Competitors began littering the lawn with pricey sport toys as they arrived at Crissy Field in San Francisco to check in for the inaugural Golden Gate Adventure Race at 5:30 a.m. Sunday.
Jesse Iverson, 32 (with a three-person team, City Kayak), was among the athletes sorting their gear. As they moved about, shafts of light from their headlamps scissored through pre-dawn shadows.
"Adventure racing is a fabulous way to keep in shape," said Iverson, while he pushed his Stumpjumper mountain bike into a fenced transition area, where athletes planned to snack and change equipment between the three main phases of the race.
The Golden Gate race was a new addition to the Big Blue Adventure Race Series, now producing 10 events around Northern California. This one involved 6-8 miles of kayaking on the bay, 24 miles of mountain biking in the Marin Headlands and 5-8 miles of running through the Presidio.
"It's a fine way to combine all my favorite activities," Iverson said. "It's highly competitive, but a lot of fun, because this sport has great camaraderie."
Anyone worried about American health trends would be heartened by viewing this bunch. The 130 competitors ranged in age from the low-20s to the mid-50s. They arrived in all heights and shapes, but not a paunch or sag could be seen anywhere on them.
Four players constituted team No. 431, the Dirty Avocados. The Avocados are a loose-knit clan of a dozen Bay Area sport and fitness buffs who exercise and train together, then form teams to enter contests. The quartet they had assembled for the Golden Gate race was: Adam Armijo, 33, of San Francisco, an Internet consultant who migrated into this sport through mountain-bike racing; Adam Doti, 32, of San Rafael, a design consultant and mountaineer; Aja Cook, 26, of Vacaville, a high school teacher and mountain-bike racer; and Donato Polignone, 38, owner of a specialty chemical firm and a trail runner.
As morning sun washed across Crissy Field, Doti, lead navigator for the Avocados, bent over the competition maps just issued to him. These displayed "control points" where his team had to go to acquire signatures, code words or specified information to enter on a passport, in order to complete this course.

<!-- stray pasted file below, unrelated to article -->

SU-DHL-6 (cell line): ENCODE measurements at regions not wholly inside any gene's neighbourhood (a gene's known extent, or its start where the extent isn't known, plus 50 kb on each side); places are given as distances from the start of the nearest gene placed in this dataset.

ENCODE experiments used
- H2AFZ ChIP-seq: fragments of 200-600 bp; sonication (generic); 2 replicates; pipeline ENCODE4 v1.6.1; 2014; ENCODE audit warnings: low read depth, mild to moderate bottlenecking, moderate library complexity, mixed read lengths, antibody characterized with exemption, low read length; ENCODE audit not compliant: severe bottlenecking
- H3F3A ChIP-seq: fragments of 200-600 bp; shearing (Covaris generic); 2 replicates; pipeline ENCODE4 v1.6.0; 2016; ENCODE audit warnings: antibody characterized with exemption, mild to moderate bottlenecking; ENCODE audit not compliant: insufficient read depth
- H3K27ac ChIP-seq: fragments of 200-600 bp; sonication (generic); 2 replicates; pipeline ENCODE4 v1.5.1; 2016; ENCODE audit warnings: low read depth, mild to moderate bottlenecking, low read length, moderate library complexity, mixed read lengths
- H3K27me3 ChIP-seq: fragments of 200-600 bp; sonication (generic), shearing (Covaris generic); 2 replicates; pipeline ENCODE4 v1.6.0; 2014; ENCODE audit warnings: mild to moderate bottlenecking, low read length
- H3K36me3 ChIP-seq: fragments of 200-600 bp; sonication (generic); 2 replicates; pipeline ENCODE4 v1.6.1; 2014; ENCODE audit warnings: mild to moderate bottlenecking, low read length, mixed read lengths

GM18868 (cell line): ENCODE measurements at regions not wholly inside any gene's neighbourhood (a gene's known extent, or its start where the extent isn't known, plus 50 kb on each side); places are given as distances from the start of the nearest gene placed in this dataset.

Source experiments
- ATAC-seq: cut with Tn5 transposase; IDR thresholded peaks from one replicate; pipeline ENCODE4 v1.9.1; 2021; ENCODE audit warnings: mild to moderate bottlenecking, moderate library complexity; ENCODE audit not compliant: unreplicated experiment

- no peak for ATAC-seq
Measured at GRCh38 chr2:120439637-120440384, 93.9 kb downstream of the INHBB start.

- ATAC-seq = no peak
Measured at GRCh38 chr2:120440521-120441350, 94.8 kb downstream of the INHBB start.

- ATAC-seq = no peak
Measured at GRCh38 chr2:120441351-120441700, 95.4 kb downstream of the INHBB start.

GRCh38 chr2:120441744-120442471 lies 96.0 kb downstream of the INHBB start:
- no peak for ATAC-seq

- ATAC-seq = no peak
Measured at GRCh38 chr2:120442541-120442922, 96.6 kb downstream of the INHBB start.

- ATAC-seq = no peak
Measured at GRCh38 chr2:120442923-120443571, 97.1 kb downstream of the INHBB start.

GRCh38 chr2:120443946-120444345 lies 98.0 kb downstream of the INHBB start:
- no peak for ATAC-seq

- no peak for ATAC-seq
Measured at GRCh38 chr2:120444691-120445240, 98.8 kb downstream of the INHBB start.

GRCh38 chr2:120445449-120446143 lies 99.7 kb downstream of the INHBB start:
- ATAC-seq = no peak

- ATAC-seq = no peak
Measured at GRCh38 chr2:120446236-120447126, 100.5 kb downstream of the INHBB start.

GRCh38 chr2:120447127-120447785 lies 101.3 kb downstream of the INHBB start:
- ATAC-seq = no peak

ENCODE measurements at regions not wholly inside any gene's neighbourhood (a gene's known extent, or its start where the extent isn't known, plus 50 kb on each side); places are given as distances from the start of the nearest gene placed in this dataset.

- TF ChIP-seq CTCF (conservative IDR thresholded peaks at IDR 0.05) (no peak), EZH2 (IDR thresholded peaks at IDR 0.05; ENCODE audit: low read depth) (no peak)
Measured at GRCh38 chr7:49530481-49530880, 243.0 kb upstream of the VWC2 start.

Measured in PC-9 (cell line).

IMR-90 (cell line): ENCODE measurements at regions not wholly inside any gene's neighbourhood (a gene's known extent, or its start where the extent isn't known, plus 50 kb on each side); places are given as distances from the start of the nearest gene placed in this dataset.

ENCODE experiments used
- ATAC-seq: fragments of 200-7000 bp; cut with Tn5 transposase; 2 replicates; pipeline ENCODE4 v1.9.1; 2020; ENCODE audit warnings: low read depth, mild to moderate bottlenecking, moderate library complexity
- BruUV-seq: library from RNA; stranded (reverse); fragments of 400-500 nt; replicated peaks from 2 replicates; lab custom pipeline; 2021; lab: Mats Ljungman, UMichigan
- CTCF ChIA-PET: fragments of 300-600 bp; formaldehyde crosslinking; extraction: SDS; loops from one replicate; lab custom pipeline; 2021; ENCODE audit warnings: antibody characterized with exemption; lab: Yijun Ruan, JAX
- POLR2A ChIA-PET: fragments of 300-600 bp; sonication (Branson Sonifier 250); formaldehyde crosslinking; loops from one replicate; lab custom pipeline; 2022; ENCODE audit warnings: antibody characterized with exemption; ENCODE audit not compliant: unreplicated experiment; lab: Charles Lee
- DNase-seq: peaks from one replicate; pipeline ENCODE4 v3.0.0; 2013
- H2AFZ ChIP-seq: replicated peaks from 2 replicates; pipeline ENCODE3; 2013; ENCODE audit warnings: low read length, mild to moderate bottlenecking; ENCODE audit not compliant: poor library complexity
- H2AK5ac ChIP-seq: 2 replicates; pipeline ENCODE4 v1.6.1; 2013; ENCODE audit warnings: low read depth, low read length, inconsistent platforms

Clues about locations of these points had to be derived from course photos, map labels and bearing-and-distance data. The navigational element is adventure racing's brain-teaser, demanding attention to detail and a creative strategy for making progress.
"ARNavsupplies, number 417, that's our team to beat," Doti said. "But we probably won't do that, not unless they make some huge mistake. Still, it's always possible."
Polignone chugged down a Red Bull energy drink as he squatted down by Doti. "I say, we hammer to the death on our bikes up to Point 14. Total redline! Take any rest on the downhill," Polignone said. Then he leapt up. "Oh my god, I'm getting old, my knees are locking!" He shook out his muscular legs as he jigged about the staging area. Other than that, the man presented the very image of pre-race tranquility.
This race had a literal launch, a Le Mans-style start. Competitors ran watercraft down to the beach at 7:40 a.m. Soon a rainbow of colorful kayaks spread out under the leaden high fog, everything from tubby open-cockpit boats to sleek, carbon-fiber hulls. Differences in speed and varying tactics for combatting a three-knot ebb tide scattered paddlers from Pier 39 to Alcatraz as they sought to reach a buoy on the island's far side. Eighty minutes later, front-runners made landfall back at Crissy Field through light surf.